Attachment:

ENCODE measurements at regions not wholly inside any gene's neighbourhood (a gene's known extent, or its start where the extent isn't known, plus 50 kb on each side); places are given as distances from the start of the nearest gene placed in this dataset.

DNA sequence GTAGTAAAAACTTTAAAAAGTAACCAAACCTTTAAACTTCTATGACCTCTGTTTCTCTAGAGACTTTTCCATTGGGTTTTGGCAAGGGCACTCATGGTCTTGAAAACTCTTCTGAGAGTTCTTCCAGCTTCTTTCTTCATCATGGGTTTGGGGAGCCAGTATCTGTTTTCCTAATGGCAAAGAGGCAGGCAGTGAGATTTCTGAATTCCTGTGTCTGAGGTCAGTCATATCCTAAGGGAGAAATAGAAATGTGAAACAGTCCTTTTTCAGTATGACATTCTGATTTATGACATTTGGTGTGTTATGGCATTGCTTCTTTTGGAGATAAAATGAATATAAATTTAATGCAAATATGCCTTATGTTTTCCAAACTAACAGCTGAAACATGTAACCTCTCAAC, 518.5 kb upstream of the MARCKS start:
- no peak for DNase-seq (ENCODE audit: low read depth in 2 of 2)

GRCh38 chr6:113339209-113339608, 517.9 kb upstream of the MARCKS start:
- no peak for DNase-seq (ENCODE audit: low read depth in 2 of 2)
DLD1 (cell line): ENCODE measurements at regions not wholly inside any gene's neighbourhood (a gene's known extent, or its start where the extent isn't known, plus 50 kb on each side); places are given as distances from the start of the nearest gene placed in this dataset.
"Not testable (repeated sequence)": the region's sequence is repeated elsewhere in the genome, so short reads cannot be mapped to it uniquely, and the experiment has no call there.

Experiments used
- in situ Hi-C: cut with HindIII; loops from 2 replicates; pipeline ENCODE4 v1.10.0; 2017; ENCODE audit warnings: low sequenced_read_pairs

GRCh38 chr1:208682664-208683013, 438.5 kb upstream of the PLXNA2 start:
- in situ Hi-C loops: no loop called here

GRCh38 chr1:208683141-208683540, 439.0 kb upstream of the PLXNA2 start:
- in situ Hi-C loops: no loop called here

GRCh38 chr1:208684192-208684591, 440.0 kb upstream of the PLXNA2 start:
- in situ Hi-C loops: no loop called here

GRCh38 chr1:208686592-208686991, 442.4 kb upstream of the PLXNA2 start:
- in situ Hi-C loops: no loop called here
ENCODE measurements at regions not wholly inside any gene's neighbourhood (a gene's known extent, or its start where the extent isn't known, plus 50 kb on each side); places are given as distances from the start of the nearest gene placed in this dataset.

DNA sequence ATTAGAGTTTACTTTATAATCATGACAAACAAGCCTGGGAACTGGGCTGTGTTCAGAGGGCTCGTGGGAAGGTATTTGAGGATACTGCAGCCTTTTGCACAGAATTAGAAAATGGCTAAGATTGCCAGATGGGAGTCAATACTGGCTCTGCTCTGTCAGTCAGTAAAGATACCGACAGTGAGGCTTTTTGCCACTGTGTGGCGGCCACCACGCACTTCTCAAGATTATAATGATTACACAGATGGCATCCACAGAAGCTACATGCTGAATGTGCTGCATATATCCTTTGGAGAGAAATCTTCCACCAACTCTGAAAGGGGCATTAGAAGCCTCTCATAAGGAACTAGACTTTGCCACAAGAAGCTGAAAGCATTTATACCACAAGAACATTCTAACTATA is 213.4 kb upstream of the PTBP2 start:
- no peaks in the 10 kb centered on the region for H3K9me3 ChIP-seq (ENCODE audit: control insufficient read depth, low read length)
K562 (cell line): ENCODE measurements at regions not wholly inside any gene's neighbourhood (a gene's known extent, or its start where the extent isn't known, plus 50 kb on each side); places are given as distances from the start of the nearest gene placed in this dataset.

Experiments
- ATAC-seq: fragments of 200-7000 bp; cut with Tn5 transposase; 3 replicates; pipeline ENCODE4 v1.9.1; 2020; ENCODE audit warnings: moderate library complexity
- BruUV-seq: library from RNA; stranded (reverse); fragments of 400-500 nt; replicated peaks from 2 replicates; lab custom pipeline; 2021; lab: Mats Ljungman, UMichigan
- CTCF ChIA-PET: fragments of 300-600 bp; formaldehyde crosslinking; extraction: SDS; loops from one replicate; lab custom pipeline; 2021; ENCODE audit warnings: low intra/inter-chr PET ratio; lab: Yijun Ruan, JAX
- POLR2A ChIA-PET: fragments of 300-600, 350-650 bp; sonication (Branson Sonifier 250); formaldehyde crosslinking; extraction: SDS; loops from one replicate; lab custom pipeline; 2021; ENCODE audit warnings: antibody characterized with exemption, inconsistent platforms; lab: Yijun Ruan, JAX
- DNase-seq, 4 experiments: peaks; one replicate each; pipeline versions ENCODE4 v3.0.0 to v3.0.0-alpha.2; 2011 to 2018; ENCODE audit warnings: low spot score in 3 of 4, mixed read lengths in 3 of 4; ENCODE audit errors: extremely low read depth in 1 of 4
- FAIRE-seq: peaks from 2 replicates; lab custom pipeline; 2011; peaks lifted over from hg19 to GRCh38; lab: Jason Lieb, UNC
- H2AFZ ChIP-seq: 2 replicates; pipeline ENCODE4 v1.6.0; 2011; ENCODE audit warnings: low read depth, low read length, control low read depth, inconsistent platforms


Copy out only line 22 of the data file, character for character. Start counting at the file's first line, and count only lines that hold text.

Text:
Experiments